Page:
Q & A with Alumnus Matthew LaHaye
Matthew LaHaye grew up just outside of Rochester, NY. He received his PhD, in Physics, from UMD in 2005. The following are his responses to questions regarding his physics journey:
What schools do you attend and what degrees did you obtain?
I received my BS in physics an philosophy from the State University of NY at Albany (SUNY). Graduated in 1999. I received my PhD in physics from the University of Maryland, College Park in 2005---my PhD thesis project was titled "The Radio-Frequency Single-Electron Transistor Displacement Detector,"
and advised by Keith Schwab. I actually worked in the quantum computing group at the Laboratory for Physical Sciences (LPS).
What led you to the University of Maryland?
Several things: (1)
The size of the physics department; I wasn't entirely sure which direction to pursue in grad school, so I was looking for a school with a physics department offering a broad range of research. (2) The ranking of the department; I knew it was among the best physics departments in the nation. (3) The close proximity of UMCP to DC; Washington was one of my favorite cities and still is; there's so much history and energy.
Where do you currently work?
After graduating from Maryland, I accepted a postdoctoral scholarship at Cal Tech in Pasadena, CA, working with Professor Michael Roukes' nanomechanics group. My main responsibility is in leading the quantum nanomechanics experimental effort. We're currently investigating the coupling of nanomechanical devices to solid-state qubits. The whole point is to use the qubits to prepare and observe non-classical behavior in what are essentially macroscopic degrees of freedom, e.g. the center of mass motion of a rod consisting of billions of atoms. It's really fundamental research directed ultimately toward testing quantum mechanics in a new limit.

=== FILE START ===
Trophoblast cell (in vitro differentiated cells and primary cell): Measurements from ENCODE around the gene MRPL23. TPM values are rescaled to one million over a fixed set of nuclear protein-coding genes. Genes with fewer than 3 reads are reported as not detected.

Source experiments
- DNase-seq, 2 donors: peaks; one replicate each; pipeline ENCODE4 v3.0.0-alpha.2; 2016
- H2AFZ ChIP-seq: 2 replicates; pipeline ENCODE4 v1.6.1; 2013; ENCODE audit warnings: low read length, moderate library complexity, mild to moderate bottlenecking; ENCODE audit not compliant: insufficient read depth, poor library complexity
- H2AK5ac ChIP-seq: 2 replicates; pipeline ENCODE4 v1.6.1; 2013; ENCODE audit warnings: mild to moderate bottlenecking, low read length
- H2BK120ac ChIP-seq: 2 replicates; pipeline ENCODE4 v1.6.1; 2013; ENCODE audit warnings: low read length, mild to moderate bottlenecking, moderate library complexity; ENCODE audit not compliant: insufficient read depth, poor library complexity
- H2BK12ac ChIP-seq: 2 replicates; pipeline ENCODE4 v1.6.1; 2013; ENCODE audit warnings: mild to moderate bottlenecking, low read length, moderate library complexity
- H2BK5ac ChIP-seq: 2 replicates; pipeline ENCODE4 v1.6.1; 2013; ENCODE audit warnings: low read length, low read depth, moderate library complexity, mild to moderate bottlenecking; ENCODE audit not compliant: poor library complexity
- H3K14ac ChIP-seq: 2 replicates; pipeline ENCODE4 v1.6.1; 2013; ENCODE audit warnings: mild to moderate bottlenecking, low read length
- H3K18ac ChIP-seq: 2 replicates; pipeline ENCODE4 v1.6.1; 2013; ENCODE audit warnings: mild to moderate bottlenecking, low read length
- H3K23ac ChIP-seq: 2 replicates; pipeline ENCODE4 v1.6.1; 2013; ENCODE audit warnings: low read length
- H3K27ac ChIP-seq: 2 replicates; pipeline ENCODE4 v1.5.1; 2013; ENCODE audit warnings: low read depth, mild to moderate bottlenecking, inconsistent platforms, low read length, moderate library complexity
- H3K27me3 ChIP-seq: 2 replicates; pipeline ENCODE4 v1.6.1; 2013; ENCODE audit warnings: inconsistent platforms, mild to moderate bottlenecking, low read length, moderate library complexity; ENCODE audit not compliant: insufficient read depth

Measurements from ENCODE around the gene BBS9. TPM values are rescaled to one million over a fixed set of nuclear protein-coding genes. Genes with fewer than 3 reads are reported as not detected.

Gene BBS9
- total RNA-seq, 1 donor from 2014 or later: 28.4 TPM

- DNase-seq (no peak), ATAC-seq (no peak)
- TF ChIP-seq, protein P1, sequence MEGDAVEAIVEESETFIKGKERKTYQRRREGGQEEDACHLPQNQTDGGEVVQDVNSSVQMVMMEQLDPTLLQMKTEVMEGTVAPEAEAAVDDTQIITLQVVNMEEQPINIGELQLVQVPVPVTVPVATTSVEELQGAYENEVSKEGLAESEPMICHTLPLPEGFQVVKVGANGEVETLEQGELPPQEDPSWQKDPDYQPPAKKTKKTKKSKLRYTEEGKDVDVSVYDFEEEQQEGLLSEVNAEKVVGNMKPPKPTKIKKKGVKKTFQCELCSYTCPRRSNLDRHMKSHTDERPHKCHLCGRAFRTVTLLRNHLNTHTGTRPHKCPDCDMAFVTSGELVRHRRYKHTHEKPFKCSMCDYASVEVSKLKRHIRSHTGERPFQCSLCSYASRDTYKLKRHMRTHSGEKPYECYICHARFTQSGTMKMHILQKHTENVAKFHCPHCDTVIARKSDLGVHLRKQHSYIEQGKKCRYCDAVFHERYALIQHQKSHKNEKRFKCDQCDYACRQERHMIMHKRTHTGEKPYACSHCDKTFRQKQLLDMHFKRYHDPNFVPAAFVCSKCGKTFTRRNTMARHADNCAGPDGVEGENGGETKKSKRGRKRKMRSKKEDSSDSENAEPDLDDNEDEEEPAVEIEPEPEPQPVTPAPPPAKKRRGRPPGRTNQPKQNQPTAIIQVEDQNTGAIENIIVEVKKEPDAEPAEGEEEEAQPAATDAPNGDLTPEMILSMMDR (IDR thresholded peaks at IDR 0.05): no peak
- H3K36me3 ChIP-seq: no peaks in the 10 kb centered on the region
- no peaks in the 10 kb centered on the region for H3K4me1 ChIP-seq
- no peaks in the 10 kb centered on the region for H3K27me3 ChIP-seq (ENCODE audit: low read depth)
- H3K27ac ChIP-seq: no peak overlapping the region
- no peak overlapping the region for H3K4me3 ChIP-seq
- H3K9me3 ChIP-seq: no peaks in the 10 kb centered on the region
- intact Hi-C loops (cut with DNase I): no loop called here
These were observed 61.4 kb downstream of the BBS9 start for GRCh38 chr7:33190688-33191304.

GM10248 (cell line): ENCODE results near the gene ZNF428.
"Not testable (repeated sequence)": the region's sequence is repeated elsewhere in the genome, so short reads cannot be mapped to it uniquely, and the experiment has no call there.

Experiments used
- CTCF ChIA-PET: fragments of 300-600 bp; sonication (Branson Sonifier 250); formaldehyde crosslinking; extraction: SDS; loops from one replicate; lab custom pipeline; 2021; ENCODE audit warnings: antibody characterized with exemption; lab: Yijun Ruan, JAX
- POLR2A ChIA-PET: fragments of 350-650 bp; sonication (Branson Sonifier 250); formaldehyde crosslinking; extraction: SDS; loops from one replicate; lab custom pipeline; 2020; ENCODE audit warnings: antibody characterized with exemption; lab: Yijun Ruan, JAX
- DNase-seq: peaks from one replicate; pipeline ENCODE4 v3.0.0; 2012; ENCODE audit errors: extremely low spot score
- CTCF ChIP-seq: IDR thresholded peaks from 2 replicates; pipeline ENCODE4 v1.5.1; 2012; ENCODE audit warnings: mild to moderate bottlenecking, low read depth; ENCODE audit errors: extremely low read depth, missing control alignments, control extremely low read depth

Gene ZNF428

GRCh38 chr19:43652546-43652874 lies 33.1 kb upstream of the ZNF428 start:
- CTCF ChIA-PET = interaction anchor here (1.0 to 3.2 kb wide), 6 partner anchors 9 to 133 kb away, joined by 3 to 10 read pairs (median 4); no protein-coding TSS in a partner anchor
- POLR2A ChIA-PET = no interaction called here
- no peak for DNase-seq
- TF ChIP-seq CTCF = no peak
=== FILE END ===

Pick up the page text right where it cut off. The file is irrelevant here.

Do you enjoy it?
I do. At this point in my life, it's right where I want to be: working in a stimulating environment with a large degree of freedom.
What advice would you give current students?
Remain open-minded and well informed. You're going to meet a lot of people from all across the spectrum; if you want, each encounter can be an opportunity to learn something valuable about the world you live in.